Fairfax Media, the owner of Australia’s oldest newspaper, the Sydney Morning Herald, has agreed to be taken over by Nine Entertainment in a cash-and-stock deal valued at $1.61 billion.
Tumbling shares of Facebook pulled the S&P 500 lower after disappointing earnings results rocked investor confidence in one of Wall Street’s most popular trades. Shares of Facebook suffered their steepest decline since the social-networking giant’s stock-market debut six years earlier. The losses erased about $100 billion in value from Facebook, as the firm suffered the biggest single-day decline in market cap ever. The selloff started after Facebook said late Wednesday that revenue grew slower than expected in the second quarter and warned that it expected growth to decline over the rest of the year. Shares closed down $41.24, or 19%, to $176.26. Investors say the lackluster results have renewed concerns that the massive growth in revenue and profits among some of tech’s stalwarts may not be sustainable – and that could put another hurdle in front of a stock market already grappling with trade tensions and concerns of a possible policy misstep by the Federal Reserve.
Meanwhile, gold futures settled lower, continuing the choppy, mostly dollar-driven trading that has kept the precious metal pinned near its 2018 low. The dollar’s direction, and thus, gold’s, was expected to be affected, at least in the very near term, by European Central Bank’s monetary policy news conference. Gold for August delivery on Comex fell $6.10, or 0.5%, to finish at $1,225.70 an ounce. Prices had settled at $1,224 as recently as Thursday, the lowest for a most-active contract in about a year. September silver fell 9.4 cents, or 0.6%, to $15.560 an ounce.
IRON ORE: 65.73s – 0.42 (August contract)
Crude prices rose after Saudi Arabia halted shipments through a Red Sea waterway, in the latest sign of flaring Middle East tensions disrupting oil flows. Light, sweet crude futures rose 0.5% to $69.61 a barrel at the New York Mercantile Exchange. Brent crude, the global oil benchmark, rose 0.8% to $74.54 a barrel on London’s ICE Futures exchange — the highest close in almost two weeks. The world’s top crude exporter stopped shipments through the Bab el-Mandeb strait Wednesday after Houthi rebels attacked two of its tankers. A Saudi-led Arab coalition in Yemen has been fighting the Houthis since 2015, which they see as proxies of their regional rival, Iran.
The euro sold off, making it one of the worst performing G-10 currencies on the day, following the European Central Bank’s latest policy update. The ECB policy statement, as expected, left interest rates unchanged and stuck to the plan laid out in June to wind down the asset purchasing program until year-end. The central bank also emphasized that it wouldn’t commence lifting interest rates until at least next summer. Even though expectations for the update had been muted in the market, some market participants had hoped on further clarity on the central bank’s monetary policy normalization path. During the new conference, ECB President Mario Draghi said the eurozone economy was proceeding on a “solid, broad-based” growth path and that progress in the EU-U.S. trade talks was a “good sign,” though it was too early to assess it in its entirety. The euro, extended its losses to $1.1647 from $1.1729 late Wednesday in New York, after spending most of the trading day in negative territory. On Wednesday, the shared currency bounced higher following a meeting between U.S. President Donald Trump and European Commission President Jean-Claude Juncker that resulted in a trade truce between the U.S. and EU. Other euro crosses, including euro-British pound and euro-Japanese yen were also weaker. The euro last fetched GBP0.8885, down 0.1% at a seven-day low, and Y129.50, down 0.5% and close to a three-week low, according to FactSet. The euro’s main rival, the U.S. dollar, flipped into positive territory. The ICE U.S. Dollar Index, which measures the greenback against six rivals, gained 0.4% to 94.740.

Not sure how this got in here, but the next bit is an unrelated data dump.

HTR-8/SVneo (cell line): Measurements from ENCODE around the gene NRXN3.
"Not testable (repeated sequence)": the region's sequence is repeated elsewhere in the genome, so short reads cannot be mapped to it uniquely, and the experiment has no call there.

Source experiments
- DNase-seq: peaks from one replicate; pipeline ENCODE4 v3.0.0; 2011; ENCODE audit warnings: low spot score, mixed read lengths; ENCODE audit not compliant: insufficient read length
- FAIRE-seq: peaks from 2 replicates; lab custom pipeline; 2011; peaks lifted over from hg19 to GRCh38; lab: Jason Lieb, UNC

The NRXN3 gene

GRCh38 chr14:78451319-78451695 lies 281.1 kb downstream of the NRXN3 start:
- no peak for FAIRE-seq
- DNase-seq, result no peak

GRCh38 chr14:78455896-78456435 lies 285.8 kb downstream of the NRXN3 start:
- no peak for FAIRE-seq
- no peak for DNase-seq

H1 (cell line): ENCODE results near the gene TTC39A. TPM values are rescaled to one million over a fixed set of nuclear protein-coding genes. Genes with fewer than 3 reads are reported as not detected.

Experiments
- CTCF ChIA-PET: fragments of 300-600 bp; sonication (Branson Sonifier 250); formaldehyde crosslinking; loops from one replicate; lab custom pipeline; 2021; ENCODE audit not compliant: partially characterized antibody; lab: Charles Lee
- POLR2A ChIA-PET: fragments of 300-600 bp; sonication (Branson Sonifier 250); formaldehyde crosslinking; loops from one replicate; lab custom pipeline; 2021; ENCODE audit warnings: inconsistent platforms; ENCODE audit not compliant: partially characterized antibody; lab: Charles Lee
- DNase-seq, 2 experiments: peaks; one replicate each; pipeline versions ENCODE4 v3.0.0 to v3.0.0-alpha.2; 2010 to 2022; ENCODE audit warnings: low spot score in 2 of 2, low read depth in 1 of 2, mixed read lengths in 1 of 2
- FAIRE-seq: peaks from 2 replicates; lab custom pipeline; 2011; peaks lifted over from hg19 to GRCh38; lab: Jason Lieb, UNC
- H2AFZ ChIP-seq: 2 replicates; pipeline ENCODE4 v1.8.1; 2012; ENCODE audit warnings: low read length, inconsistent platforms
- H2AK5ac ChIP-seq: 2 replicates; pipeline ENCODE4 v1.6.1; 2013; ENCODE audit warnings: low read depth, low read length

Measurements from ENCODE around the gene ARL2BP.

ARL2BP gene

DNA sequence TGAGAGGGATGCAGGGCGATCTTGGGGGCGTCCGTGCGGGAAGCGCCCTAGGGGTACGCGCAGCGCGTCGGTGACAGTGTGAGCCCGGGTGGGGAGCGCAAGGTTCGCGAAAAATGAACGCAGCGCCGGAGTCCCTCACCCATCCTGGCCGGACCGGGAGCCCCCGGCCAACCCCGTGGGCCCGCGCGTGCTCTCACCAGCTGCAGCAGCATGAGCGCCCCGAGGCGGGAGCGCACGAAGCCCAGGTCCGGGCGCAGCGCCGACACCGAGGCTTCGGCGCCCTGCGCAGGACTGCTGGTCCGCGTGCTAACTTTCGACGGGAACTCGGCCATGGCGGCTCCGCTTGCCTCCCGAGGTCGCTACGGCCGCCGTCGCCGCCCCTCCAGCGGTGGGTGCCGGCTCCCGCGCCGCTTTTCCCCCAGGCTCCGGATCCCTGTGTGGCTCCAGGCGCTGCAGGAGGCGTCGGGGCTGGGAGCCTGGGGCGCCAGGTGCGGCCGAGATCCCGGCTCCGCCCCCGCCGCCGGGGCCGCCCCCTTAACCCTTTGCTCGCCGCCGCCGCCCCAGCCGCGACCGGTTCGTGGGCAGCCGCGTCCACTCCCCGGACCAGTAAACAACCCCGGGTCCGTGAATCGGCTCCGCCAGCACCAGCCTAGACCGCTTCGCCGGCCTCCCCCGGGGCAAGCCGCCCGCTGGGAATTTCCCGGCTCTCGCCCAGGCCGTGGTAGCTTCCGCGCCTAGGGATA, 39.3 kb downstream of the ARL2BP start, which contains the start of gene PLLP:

While trade tensions eased on the European front, worsening U.S.-China trade relations hit another snag when Qualcomm said it would abandon its $44 billion purchase of Dutch chip maker NXP Semiconductors after failing to secure approval in China. The deal had been approved by eight other regulatory bodies, but was held up by China’s antitrust authority.
Meanwhile, in Asia, it was a pretty quiet day on the whole absent the pullbacks in China and Hong Kong, where equities got off the mat in the past week after some indexes had fallen into bear-market territory. Declines topped 1% for some mainland benchmarks while they’re above 0.5% in Hong Kong. While the index in Japan barely fell, a number — especially Southeast Asia — have seen slight gains. But the Philippines’ PSEi jumped another 2%, Korea’s Kospi rose 0.7%, and India’s Sensex is on pace for another record high. In Asia, the Shanghai Composite Index was down 0.7%, Hong Kong’s Hang Seng fell 0.6% and Japan’s Nikkei was down 0.1%.